In 1941, Meyer Lansky and a partner, Bill Syms, were officially invited to operate greyhound racing in Council Bluffs, Iowa, to help repay a municipal debt from a failed fairground project. Three years earlier, Lansky had begun to work on rebuilding Cuba's ailing gambling business. Along with racetrack owner Lou Smith who had a contract with the Cuban government to clean up and operate the racing on the island, Lansky reorganized casino gambling with personnel brought over from New York. It was the first time Lansky could work as a gambling entrepreneur in an open and legal fashion and without the need for protection.
During WW II, Lansky contributed to the war effort in various ways, including a part in the cooperation between naval intelligence and underworld to expose German spies and saboteurs.
Towards the end of the 1940s the climate for illegal gambling changed. Citizens' crime commissions and the press began to expose "wide open" gambling and corruption. Meyer Lansky for the first time received media attention and his name and picture began to appear in the papers. In 1950 he was called before the Kefauver committee to testify on his relations to Frank Costello and other underworld figures. During the same year he pleaded guilty to felony gambling charges in Hallendale, where two of his co-owned clubs had to be closed down, and in 1952, following a grand jury investigation, he was sentenced to three months in jail for his gambling activities in Saratoga Springs.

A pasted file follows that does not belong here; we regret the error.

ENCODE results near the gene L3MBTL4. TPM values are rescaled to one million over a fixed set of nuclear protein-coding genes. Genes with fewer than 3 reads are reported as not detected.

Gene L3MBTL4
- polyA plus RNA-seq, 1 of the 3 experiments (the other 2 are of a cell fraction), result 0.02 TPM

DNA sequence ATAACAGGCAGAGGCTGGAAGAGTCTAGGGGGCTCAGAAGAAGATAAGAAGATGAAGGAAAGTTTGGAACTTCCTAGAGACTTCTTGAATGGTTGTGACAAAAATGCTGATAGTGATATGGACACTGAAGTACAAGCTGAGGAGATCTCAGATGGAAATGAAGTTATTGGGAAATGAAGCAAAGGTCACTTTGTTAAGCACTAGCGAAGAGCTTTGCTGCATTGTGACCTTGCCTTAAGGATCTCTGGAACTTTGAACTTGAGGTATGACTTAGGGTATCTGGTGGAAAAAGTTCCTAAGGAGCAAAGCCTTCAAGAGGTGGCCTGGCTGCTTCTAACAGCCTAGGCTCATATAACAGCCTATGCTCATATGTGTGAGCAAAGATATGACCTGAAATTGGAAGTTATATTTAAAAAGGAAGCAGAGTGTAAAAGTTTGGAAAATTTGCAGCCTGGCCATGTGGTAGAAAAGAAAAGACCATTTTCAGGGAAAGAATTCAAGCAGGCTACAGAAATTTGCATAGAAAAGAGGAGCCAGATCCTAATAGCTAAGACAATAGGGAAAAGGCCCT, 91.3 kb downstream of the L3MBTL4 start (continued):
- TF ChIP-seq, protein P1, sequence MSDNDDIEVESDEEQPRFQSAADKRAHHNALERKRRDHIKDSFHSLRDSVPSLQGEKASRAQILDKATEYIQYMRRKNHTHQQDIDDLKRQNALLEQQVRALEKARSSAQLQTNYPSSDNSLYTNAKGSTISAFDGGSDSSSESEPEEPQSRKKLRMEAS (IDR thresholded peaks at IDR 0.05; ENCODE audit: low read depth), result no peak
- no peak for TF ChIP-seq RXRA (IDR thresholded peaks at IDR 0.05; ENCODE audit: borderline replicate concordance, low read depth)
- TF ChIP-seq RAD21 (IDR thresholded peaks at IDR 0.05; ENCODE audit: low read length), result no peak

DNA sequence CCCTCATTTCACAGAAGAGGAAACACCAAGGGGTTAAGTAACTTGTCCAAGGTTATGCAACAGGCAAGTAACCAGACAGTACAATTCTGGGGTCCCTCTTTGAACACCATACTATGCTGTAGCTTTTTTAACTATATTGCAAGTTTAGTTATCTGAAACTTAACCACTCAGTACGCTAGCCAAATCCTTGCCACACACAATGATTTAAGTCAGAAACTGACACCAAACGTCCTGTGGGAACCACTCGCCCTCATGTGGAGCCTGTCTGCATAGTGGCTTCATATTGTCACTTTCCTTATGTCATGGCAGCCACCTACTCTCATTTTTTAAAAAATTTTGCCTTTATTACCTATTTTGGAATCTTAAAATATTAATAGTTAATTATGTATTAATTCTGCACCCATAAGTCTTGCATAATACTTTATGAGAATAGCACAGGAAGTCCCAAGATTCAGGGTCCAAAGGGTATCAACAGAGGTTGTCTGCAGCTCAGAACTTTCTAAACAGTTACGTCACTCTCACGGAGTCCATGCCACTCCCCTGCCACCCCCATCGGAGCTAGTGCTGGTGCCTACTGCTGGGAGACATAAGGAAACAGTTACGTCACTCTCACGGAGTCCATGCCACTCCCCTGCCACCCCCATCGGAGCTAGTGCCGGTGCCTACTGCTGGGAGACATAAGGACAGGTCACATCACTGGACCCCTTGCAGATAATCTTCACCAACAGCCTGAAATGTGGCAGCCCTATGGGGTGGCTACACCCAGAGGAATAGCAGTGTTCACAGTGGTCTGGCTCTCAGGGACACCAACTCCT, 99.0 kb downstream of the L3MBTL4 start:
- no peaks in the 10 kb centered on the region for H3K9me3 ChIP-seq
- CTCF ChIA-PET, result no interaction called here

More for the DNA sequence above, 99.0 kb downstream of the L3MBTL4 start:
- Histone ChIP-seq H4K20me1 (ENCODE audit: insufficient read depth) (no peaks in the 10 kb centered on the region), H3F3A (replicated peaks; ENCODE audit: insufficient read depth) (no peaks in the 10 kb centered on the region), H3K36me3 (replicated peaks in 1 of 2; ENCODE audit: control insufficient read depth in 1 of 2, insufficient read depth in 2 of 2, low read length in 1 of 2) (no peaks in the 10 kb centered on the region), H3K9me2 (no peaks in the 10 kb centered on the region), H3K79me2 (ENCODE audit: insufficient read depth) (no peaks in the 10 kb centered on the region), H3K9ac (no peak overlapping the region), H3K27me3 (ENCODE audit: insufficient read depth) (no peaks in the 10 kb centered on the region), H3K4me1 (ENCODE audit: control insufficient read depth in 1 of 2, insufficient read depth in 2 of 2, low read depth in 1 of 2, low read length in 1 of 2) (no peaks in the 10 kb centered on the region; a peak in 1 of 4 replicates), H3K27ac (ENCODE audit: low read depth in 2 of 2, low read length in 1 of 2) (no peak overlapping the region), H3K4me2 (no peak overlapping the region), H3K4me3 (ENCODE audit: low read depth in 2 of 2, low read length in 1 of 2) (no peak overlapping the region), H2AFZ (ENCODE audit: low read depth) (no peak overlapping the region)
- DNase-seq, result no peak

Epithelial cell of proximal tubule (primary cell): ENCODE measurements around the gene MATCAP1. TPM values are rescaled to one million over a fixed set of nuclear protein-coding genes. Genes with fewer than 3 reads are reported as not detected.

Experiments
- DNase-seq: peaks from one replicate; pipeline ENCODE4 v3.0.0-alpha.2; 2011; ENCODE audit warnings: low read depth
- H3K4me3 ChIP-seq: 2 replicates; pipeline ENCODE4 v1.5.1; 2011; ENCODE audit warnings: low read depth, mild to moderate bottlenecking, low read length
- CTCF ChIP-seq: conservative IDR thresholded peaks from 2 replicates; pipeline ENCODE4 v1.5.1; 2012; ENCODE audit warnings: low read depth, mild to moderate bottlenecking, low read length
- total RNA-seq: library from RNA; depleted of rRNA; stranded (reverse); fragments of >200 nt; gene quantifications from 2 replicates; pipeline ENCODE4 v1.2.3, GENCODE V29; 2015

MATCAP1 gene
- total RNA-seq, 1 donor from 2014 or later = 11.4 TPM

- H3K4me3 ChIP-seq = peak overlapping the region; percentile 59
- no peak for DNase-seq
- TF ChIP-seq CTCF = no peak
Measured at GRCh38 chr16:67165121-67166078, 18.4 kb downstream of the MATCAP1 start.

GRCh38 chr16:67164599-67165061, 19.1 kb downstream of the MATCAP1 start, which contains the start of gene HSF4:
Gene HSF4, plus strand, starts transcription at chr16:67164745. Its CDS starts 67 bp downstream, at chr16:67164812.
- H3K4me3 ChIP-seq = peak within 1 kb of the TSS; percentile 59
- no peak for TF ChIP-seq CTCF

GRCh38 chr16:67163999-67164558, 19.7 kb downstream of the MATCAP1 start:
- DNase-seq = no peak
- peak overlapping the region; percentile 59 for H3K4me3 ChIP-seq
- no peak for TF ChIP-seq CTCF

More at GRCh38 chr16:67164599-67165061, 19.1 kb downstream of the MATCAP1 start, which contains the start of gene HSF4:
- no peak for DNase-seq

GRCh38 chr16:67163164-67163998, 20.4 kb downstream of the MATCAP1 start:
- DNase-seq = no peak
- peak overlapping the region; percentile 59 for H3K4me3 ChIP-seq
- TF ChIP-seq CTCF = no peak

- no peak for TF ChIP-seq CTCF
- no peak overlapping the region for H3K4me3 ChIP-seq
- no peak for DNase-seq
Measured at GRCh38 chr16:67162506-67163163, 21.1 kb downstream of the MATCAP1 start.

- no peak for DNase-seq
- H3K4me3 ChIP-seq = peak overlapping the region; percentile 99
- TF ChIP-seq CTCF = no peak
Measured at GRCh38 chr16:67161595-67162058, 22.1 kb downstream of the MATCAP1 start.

Lansky's luck changed when Cuban President Fulgencio Batista invited him to become adviser on gambling reform, and to carry out, on a larger scale, a cleanup job like the one he had performed in the late 1930s. Lansky himself took over as operator of a newly established casino at the Hotel Nacional which was managed by International Hotels, Inc., a subsidiary of Pan Am, and a year later, 1956, he started work on his own hotel-casino, the Riviera. The Riviera Hotel opened in December 1957 with a floor show headed by Ginger Rogers that was carried in part on American network television. The hotel-casino turned out to be an immense success. Asked why all the gangsters were tolerated in Cuban casinos, the U.S. ambassador Earl Smith reportedly explained, "it seems to be the only way to get honest casinos" (p. 297). Lansky's days in Cuba, however, were numbered when Castro took power in Havana. In October 1960 the Riviera Hotel and 165 other American enterprises were confiscated and nationalized.